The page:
Jeremy Corbyn said a number of puzzling things in his dire speech to the Scottish Labour conference today (he surprised even himself by saying "well done to our SNPs!"), but none more so than this...
"Regular polling since Brexit has shown a drop in support for independence."
This begs the obvious question - what regular polling? No firm has really carried out regular polling on independence since the referendum in September 2014. The only possible exception is BMG, who recently seem to have started conducting polls on independence for the Herald at vaguely regular intervals. So far, though, they've only done two polls that used the same question, and that are therefore directly comparable. For what it's worth, the most recent poll in the series showed a 3.5% increase in support for independence. That may well have been an illusion caused by sampling variation, but the only other poll we've had since then (from Panelbase) showed a very slight and statistically insignificant increase in support for Yes, rather than a decrease.
There is thus no planet on which it is possible to accurately claim that "regular polling" has shown a drop in support for independence. You could say that it's shown an increase in support, or that there hasn't been enough regular polling to draw any firm conclusions. There's no third option here.
Elsewhere, Adam Bienkov of Business Insider randomly trotted out the hoary old claim that the SNP are "the governing party in a near one-party state". The word "near" covers a multitude of sins, because -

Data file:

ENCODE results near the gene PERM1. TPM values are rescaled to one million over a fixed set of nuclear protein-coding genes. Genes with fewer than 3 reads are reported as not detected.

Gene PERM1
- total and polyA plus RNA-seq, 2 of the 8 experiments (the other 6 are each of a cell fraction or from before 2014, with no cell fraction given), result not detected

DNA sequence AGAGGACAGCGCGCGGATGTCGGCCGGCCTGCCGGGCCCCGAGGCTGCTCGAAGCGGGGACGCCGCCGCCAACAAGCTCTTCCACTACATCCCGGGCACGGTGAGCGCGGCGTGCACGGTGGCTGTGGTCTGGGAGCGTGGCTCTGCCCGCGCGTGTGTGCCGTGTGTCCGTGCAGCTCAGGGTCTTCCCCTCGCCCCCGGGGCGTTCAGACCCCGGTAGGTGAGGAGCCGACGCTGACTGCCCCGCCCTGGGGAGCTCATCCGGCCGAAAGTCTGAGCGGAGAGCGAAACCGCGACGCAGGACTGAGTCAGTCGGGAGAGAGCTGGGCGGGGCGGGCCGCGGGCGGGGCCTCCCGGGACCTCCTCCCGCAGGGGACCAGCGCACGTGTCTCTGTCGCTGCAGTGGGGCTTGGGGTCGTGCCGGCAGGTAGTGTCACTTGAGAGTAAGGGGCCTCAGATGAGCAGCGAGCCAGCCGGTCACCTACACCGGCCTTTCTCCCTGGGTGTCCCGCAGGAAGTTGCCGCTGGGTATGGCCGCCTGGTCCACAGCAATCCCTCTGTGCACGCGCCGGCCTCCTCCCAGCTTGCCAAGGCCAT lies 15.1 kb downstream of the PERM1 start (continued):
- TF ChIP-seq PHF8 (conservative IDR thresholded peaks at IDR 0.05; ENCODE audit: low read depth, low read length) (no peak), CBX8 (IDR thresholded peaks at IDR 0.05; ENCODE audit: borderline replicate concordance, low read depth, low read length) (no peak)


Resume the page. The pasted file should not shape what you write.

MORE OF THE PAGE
a) Scotland is not a state.
b) Five parties are represented in the Scottish Parliament.
c) None of those parties has even a slight majority of the seats in parliament (unlike the governing party at Westminster, for example).
When these facts were pointed out to Adam, he hurriedly shifted the goalposts and insisted he had instead been referring to the SNP's total dominance of Scottish representation in the House of Commons. But that makes even less sense. The SNP are indeed a "governing party" of Scotland - albeit only a semi-autonomous government that is not permitted to hold the most important levers of power. None of the powers they do hold are derived in any way from their relative strength at Westminster, where they have just 8% of MPs and are routinely outvoted by the party which possesses an absolute majority of seats (the Conservatives).
If this is a "near one-party state" that Adam is describing, he seems to have identified the wrong party and the wrong state.
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